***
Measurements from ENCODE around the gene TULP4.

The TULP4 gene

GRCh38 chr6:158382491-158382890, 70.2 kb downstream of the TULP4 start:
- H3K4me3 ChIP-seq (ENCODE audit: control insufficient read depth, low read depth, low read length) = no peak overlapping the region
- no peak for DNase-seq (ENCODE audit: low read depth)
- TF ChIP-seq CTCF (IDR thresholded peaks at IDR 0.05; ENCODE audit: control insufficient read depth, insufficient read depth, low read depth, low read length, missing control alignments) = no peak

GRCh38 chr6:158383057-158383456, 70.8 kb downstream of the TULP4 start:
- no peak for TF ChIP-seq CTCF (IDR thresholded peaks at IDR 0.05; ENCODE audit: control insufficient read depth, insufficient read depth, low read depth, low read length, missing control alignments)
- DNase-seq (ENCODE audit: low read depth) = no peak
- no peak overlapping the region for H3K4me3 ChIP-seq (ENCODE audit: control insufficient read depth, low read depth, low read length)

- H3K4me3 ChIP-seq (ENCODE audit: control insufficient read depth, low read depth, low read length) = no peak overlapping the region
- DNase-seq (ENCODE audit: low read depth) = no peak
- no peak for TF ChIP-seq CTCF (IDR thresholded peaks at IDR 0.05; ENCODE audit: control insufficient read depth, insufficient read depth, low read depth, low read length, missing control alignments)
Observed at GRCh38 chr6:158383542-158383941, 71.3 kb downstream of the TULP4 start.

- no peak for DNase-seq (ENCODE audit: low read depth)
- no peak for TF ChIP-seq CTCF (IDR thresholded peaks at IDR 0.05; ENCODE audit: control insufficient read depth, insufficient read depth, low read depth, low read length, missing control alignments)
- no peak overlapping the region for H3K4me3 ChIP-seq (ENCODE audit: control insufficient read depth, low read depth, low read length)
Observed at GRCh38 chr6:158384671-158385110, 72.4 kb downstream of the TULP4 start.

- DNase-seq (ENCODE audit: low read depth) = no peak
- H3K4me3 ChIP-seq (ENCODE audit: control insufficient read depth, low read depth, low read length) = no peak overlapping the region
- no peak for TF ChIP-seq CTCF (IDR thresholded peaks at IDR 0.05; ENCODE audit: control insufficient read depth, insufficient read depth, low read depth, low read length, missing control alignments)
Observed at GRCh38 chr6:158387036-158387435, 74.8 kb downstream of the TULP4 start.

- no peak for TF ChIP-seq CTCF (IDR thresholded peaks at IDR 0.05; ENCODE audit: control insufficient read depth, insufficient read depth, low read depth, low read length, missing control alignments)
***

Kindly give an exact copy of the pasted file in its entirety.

Measurements from ENCODE around the gene TULP4.

The TULP4 gene

GRCh38 chr6:158382491-158382890, 70.2 kb downstream of the TULP4 start:
- H3K4me3 ChIP-seq (ENCODE audit: control insufficient read depth, low read depth, low read length) = no peak overlapping the region
- no peak for DNase-seq (ENCODE audit: low read depth)
- TF ChIP-seq CTCF (IDR thresholded peaks at IDR 0.05; ENCODE audit: control insufficient read depth, insufficient read depth, low read depth, low read length, missing control alignments) = no peak

GRCh38 chr6:158383057-158383456, 70.8 kb downstream of the TULP4 start:
- no peak for TF ChIP-seq CTCF (IDR thresholded peaks at IDR 0.05; ENCODE audit: control insufficient read depth, insufficient read depth, low read depth, low read length, missing control alignments)
- DNase-seq (ENCODE audit: low read depth) = no peak
- no peak overlapping the region for H3K4me3 ChIP-seq (ENCODE audit: control insufficient read depth, low read depth, low read length)

- H3K4me3 ChIP-seq (ENCODE audit: control insufficient read depth, low read depth, low read length) = no peak overlapping the region
- DNase-seq (ENCODE audit: low read depth) = no peak
- no peak for TF ChIP-seq CTCF (IDR thresholded peaks at IDR 0.05; ENCODE audit: control insufficient read depth, insufficient read depth, low read depth, low read length, missing control alignments)
Observed at GRCh38 chr6:158383542-158383941, 71.3 kb downstream of the TULP4 start.

- no peak for DNase-seq (ENCODE audit: low read depth)
- no peak for TF ChIP-seq CTCF (IDR thresholded peaks at IDR 0.05; ENCODE audit: control insufficient read depth, insufficient read depth, low read depth, low read length, missing control alignments)
- no peak overlapping the region for H3K4me3 ChIP-seq (ENCODE audit: control insufficient read depth, low read depth, low read length)
Observed at GRCh38 chr6:158384671-158385110, 72.4 kb downstream of the TULP4 start.

- DNase-seq (ENCODE audit: low read depth) = no peak
- H3K4me3 ChIP-seq (ENCODE audit: control insufficient read depth, low read depth, low read length) = no peak overlapping the region
- no peak for TF ChIP-seq CTCF (IDR thresholded peaks at IDR 0.05; ENCODE audit: control insufficient read depth, insufficient read depth, low read depth, low read length, missing control alignments)
Observed at GRCh38 chr6:158387036-158387435, 74.8 kb downstream of the TULP4 start.

- no peak for TF ChIP-seq CTCF (IDR thresholded peaks at IDR 0.05; ENCODE audit: control insufficient read depth, insufficient read depth, low read depth, low read length, missing control alignments)